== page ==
Cowboy hats, secret files and more headed to Bush library

By Steve Campbell
Monday, December 28, 2009; A13

LEWISVILLE, TEX. -- Eight years of "still-evolving" American history is meticulously catalogued, wrapped, stored and guarded in the climate-controlled warehouse.

Included here are 68 million pages of documents, a surfboard, 175 million e-mails, countless cowboy hats, 3,845,912 photographs, Stan "The Man" Musial's autograph, gold and silver swords, handmade quilts, diamond jewelry, cowboy boots, classified files, a gift from the pope and the 9mm Glock pistol that Saddam Hussein was armed with when he was rooted out of his spider hole in Iraq.

Welcome to the Bush White House, now in storage in Lewisville, where there is even wood flooring from the Oval Office and chairs from the press room.

It will all eventually move to the $300 million George W. Bush Presidential Library opening at Southern Methodist University in 2013. But for now, archivists are trying to get their arms around the massive collection of documents and "museum objects" stored in the 60,000-square-foot facility managed by the National Archives and Records Administration.

Lavish personal gifts -- such as the diamond-and-sapphire jewelry given to first lady Laura Bush by the king of Saudi Arabia and custom cowboy boots with the large "GWB" monogram from Houston bootmaker Rocky Carroll -- grab one's attention first.

"I like to think of them as a good time capsule that reveals everything that is going on during his eight years in office," said Jennifer Schulle, the library's registrar.

"You get to see not only things going on politically, but you see things going on in terms of fashion, social customs, culture," she said. "We've got gifts from 'American Idol' winners and the Jonas Brothers. The gifts really reveal more than just politics."

The art objects include an incredible mosaic of St. Peter's Square given to Bush by Pope Benedict XVI and a stunning gold replica of the Temple of Heaven, given by the Chinese minister of foreign affairs with five figurines from the Beijing Olympics accented with Swarovski crystals.

"When you're the president, you don't get cubic zirconium," Schulle said.

But some of Bush's favorites are more all-American.

"The president truly prized a baseball bat signed by all the living members of the [National] Baseball Hall of Fame in 2001," Schulle said.

Sports paraphernalia is well represented in the collection, said Shannon Jarrett, supervisory archivist at the facility.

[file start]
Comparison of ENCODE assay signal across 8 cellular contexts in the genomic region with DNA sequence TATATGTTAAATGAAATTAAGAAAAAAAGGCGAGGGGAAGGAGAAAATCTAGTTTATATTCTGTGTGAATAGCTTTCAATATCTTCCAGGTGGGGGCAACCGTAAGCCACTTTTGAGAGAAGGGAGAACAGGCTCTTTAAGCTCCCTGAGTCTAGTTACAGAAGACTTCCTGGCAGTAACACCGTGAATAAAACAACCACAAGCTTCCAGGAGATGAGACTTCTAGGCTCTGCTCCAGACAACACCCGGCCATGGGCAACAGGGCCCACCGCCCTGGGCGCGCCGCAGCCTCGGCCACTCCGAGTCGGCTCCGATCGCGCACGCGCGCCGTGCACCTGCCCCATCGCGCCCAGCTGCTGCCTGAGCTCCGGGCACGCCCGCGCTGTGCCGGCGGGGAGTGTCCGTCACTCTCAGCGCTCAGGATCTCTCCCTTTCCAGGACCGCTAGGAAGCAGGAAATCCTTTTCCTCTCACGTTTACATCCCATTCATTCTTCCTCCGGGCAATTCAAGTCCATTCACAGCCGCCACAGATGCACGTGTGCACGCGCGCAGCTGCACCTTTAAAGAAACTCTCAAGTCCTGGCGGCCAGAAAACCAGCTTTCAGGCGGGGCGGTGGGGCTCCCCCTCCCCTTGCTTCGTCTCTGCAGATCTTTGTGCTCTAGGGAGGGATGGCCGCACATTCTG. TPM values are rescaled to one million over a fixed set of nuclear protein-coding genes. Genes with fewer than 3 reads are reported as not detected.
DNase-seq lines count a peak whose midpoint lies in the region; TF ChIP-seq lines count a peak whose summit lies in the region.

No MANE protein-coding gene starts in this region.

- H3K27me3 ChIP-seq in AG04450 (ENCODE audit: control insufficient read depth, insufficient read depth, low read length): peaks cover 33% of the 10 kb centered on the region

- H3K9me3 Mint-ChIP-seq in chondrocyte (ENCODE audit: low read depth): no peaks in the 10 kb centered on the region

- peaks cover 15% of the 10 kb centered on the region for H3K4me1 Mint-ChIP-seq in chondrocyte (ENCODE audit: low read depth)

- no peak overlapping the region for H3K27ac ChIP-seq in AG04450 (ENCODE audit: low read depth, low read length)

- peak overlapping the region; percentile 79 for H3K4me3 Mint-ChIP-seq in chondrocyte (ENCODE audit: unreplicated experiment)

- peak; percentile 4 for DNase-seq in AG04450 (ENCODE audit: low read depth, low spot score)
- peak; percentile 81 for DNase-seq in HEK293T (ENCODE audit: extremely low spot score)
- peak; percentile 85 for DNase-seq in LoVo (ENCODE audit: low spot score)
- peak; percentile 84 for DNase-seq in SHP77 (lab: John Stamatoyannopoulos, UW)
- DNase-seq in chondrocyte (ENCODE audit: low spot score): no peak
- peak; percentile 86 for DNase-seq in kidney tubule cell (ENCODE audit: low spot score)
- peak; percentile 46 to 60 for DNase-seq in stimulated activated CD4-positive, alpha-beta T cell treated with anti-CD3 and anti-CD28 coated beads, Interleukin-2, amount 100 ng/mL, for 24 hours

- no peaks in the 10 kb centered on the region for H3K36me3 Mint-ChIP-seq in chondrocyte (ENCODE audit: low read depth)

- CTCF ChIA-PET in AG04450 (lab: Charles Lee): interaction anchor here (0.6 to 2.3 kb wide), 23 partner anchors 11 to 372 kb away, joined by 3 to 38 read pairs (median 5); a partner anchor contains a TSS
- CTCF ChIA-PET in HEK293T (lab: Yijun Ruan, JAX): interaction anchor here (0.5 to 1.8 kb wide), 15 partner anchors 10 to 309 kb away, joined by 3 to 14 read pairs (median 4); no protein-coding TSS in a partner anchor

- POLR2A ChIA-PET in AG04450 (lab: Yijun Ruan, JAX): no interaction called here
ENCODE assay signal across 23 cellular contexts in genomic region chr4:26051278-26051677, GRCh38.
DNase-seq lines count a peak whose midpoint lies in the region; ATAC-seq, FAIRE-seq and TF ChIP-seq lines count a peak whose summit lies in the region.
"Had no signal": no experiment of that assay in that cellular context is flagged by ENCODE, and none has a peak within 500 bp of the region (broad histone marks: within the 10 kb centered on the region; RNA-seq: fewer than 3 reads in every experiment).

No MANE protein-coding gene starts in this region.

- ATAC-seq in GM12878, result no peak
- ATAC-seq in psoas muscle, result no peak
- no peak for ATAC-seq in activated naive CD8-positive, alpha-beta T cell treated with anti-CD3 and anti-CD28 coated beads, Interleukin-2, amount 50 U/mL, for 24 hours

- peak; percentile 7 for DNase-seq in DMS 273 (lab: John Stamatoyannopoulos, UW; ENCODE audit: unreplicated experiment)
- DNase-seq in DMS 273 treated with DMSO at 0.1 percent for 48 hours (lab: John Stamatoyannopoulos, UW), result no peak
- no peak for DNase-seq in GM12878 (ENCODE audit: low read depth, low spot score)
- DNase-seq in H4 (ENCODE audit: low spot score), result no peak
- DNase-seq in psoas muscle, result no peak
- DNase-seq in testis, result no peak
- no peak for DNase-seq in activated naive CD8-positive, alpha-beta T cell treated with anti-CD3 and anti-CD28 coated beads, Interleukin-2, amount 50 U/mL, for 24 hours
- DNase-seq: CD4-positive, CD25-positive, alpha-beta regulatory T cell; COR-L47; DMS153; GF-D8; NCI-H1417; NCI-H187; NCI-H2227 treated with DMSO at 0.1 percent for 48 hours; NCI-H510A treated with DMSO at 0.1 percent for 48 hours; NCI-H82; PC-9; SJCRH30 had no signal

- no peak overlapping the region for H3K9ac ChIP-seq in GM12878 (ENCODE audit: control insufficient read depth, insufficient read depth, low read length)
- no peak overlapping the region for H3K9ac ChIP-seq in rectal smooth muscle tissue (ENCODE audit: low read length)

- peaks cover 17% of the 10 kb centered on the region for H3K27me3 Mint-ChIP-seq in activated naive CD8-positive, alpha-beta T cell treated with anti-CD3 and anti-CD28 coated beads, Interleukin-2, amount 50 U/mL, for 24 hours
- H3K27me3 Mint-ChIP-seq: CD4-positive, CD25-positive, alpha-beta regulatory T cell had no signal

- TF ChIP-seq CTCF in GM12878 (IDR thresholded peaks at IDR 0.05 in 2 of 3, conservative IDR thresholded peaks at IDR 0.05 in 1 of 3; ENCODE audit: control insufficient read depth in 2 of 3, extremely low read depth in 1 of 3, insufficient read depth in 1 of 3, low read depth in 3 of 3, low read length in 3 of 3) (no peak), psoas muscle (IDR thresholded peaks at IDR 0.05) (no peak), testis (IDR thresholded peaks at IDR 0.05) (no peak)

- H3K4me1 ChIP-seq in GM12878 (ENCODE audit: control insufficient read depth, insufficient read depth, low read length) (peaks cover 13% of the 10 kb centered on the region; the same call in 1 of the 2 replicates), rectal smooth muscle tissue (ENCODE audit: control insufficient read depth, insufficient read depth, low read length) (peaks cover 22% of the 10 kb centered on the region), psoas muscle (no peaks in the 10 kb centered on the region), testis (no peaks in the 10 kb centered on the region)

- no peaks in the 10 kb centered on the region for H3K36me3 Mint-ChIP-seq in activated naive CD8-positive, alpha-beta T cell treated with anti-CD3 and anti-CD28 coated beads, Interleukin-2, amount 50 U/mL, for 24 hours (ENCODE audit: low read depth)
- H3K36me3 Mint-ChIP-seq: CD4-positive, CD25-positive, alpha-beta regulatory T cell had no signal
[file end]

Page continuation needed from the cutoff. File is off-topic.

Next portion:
"There's a lot of cowboy hats and baseball memorabilia, jerseys from championship teams, bicycles and, of course, every Texas president gets saddles," Jarrett said.

But in the historic realm, it's the documents from momentous events such as the Sept. 11, 2009, and the wars with Iraq and Afghanistan that will prove to be of more lasting value and interest, said Alan Lowe, director of the library.

When Lowe got the "out-of-the-blue" call about the Bush library job in January, he was working at the Howard Baker Jr. Center for Public Policy at the University of Tennessee.

"The Bushes are very much involved in the library," he said. "President Bush has been here looking through photographs. He has been very engaged with us."

Both George W. and Laura Bush are writing books, and "they are probably our main customers right now. They rely very heavily on the records," said Jarrett, a former English teacher who got her start as an archivist at the Lyndon Baines Johnson Presidential Library and Museum in Austin, when she was a graduate student at the University of Texas.

"It's not a glamour job, but it is very fascinating," she said.

"The really interesting part about working at presidential libraries is that you get to see the history that you don't learn in school textbooks," Jarrett said. "We studied the Johnson administration when I was in school, but what I saw as an archivist was so much more firsthand and a lot more interesting." Eleven people are on staff at the Bush library, Lowe said, with 10 new archivists scheduled to start by mid-January. The staff will eventually number about 35, he said.

And they'll have their work cut out for them as they prepare for the first release of Bush presidential records on Jan. 20, 2013, five years after he left office.

Under the 1981 Presidential Records Act, records can be withheld for five years -- up to 12 years for issues involving national defense and other sensitive issues, Jarrett said. Documents related to national security can be withheld longer. Classified documents are stored in a sealed area of the warehouse.

The library will include materials from the president's post-White House years. "It's history that is still evolving," Lowe said.

Archivists will gradually do a line-by-line review of the documents. "We've got to read those 68 million pages before you can look at them," Jarrett said. "I wish I were a faster reader."

Jodie Steck, who worked as a photo editor at the Bush White House, is now an archives specialist managing the visual collection at the library. She's cataloguing the nearly 4 million images taken by the White House's staff of five photographers.

"We were with the president from the time he walked into the Oval in the morning until the time he put the lid on at the nighttime," Steck said.

"We shot a lot more video than any other presidency," she said. "And more photos because of digital cameras." But one presidential courtesy lived on through all the changes in technology.

"President Bush wanted everyone he shook hands with to have a photo," Steck said. "That was very important to him, that they have that moment when they were with the president of the United States. If he met you and shook your hand, you got a hand-signed photo."

-- Fort Worth Star-Telegram

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